Shimla-India Meteorological Department (IMD) January 15, 2021, celebrated its 146th Foundation Day. IMD is one of the oldest, scientific service organizations in the country, in existence well before Independence.

On the occasion, Dr. Harsh Vardhan inaugurated Doppler Weather Radars at Mukteshwar, Uttarakhand and Kufri, Himachal Pradesh; Multi-Mission Meteorological Data Receiving and Processing System in IMD in collaboration with ISRO (MMDRPS).

According to the IMD, these modernized Radars would give a more specific short-range weather forecast.

It’s pertinent to mention that accurate and advance weather information is of utmost importance to Himachal Pradesh – a state largely dependent on agriculture and tourism.

The one installed in Kufari, Shimla, is Indigenous dual polarised X-Band Doppler Weather Radar. Two more Radars would be installed at Mandi and Dalhousie in Chamba district of the State. A site had already been finalized at Mandi and a site for Radar at Dalhousie would be finalized soon, the State Government informed.

This specific type of Radar uses the Doppler effect to gather velocity data. The Radar transmits a signal, which gets reflected when hits a raindrop. Based on the changes in the frequency of the reflected signal, data is obtained about the motion of droplets and intensity of the precipitation. Scientists can analyze this data to determine the structure and severity of storms.

Radar installed at Kufri is on test mode for a period of two weeks. Thereafter its data would be used for forecasting purposes. This Radar has a range upto 100 kilometres in radial distance. It would observe and provide the weather data of 100 kilometres in all directions, which would be used for forecasting purpose, especially for the short-range forecast. More précised area-specific weather forecast and warning can be issued for a particular place, for the weather phenomenon like thunderstorm, lighting, hailstorm, heavy rainfall/snowfall, gusty winds etc.    

This Centre would help the horticulturists and farmers of the State by providing them with accurate weather information.

The DWR Kufri would run round the clock and it is fully automatic. It would transmit the data in various digital format and picture form.

 Forecasting monsoons is the lifeline to India’s food security and affect the economy as the nation’s GDP is dependent on agriculture. Moreover, weather prediction is critical to reducing the loss of lives from various extreme events like a cyclone, heavy rain, thunderstorm, heatwave and cold wave, monsoonal floods and droughts.

India Meteorological Department says that it is modernizing its observational network in the Central and Western Himalayas by the installation of Doppler Weather Radars in a phased manner, at different locations.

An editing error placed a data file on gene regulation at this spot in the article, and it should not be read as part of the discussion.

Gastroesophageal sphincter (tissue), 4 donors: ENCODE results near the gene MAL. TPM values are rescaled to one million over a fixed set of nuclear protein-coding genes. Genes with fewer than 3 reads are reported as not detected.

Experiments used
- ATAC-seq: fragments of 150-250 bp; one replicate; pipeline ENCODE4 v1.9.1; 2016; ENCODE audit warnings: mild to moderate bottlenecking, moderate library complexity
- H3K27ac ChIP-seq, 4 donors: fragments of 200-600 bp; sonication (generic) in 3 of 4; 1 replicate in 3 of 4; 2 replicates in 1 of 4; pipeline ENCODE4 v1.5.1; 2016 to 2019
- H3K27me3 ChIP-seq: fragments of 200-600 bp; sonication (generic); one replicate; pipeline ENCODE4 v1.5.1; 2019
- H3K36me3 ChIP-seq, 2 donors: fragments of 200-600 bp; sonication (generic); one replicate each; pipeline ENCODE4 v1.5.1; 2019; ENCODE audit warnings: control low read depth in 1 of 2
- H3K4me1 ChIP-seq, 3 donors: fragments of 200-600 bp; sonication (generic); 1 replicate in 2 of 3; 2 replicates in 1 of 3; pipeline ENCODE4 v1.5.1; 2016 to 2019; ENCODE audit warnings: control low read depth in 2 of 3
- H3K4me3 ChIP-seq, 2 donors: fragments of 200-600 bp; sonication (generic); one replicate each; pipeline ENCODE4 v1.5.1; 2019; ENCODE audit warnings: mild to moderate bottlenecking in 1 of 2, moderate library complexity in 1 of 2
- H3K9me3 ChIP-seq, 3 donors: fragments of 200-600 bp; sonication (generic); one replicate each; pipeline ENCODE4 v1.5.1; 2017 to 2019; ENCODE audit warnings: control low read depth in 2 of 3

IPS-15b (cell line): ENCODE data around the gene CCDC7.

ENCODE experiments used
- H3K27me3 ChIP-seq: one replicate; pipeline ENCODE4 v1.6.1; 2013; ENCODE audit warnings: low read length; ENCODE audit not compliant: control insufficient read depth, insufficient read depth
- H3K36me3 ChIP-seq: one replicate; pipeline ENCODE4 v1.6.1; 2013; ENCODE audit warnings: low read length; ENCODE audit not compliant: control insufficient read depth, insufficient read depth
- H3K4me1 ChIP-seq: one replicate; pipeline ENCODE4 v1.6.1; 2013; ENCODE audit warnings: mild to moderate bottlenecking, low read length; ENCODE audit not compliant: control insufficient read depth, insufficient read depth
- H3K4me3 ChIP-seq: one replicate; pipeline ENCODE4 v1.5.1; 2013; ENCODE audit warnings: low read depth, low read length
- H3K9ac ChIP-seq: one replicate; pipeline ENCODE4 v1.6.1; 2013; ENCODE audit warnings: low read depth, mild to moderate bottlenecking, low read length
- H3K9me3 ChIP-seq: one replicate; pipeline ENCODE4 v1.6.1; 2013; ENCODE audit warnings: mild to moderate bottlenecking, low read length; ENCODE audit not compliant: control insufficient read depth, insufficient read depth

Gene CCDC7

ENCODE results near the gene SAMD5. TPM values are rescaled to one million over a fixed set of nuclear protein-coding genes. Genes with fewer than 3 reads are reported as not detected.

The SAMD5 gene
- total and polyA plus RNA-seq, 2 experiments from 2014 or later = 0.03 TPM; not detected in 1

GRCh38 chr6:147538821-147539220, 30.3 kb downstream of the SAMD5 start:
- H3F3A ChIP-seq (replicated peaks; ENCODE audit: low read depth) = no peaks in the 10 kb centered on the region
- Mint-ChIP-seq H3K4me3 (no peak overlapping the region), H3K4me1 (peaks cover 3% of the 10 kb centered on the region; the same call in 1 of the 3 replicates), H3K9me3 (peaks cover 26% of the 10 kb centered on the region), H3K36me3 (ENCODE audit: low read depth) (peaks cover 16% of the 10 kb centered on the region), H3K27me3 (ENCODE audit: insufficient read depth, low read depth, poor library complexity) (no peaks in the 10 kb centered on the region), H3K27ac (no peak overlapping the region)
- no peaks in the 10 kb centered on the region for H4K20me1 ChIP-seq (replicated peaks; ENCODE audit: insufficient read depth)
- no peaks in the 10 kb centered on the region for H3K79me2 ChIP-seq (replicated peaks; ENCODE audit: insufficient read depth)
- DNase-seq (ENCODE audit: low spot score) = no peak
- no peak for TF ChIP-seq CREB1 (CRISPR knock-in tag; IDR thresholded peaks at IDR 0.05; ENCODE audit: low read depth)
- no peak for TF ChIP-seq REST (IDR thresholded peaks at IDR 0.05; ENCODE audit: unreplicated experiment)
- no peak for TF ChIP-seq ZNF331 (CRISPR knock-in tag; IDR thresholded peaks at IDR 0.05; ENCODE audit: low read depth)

IMD said that this radar will be providing severe weather information to the weather forecasters, thus, improving the safety of the public in the states of Uttarakhand and Himachal Pradesh. It will also provide support to the disaster managers and the pilgrims undertaking the pilgrimage to Kailash Manasarovar and Char Dham yatra. 

 

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The GHNP and Tirthan Wildlife Sanctuary Ranked as Best Managed Protected Areas of India

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MEE Rank himachal pradesh GHNP

Shimla-The Great Himalayan National Park and Tirthan Wildlife Sanctuary (WLS) have been ranked as the best managed protected areas in India. Sainj WLS has also been placed among the top five Sanctuaries.

Minister for Environment, Forest and Climate Change, Prakash Javadekar, on January 11 released Management Effectiveness Evaluation (MEE) of 146 National Park and Wildlife Sanctuaries in the Country. At present, India has a network of 903 Protected Areas in the country covering about 5% of the total geographic area of the country. The purpose of it was to assess the efficacy of Protected Areas, evaluation of management effectiveness.

The evaluation process was executed by the Wildlife Institute of India, Dehradun, in which  nation-wide 146 National Parks and Wildlife Sanctuaries, including 13 protected areas of Himachal Pradesh, were assessed through a team of evaluators. The score is given for various parameters including staff position, provision of financial resources, degree of protection, peoples’ participation and awareness of the communities towards the conservation values. Against a national average of 62 percent GHNP and Tirthan WLS scored a high of 84.17 percent while Sainj recorded 82.5 percent.

Currently, Himachal Pradesh has a network of 5 National Parks, 28 Wildlife Sanctuaries and 3 Conservation Reserves covering 8391.42 km2 which is 15 percent of the total geographical area of the state.

Top five and bottom five scored NP&WLS

Management Effectiveness Evaluation (MEE) of 146 National Park and Wildlife Sanctuaries in India 2

Source: MEE Evaluation Report

According to this Evaluation three of the top five best managed Protected Areas in the country are from Himachal Pradesh. However, the Evaluation also mentioned weaknesses in management in these National Parks and Wildlife Sanctuaries. (Scroll down for details info)

Top two highest and lowest scored NP&WLS in five regions

Managemaent Effectiveness Evaluation (MEE) of 146 National Park and Wildlife Sanctuaries in India

Source: MEE Evaluation Report

What is Management Effectiveness Evaluation (MEE)?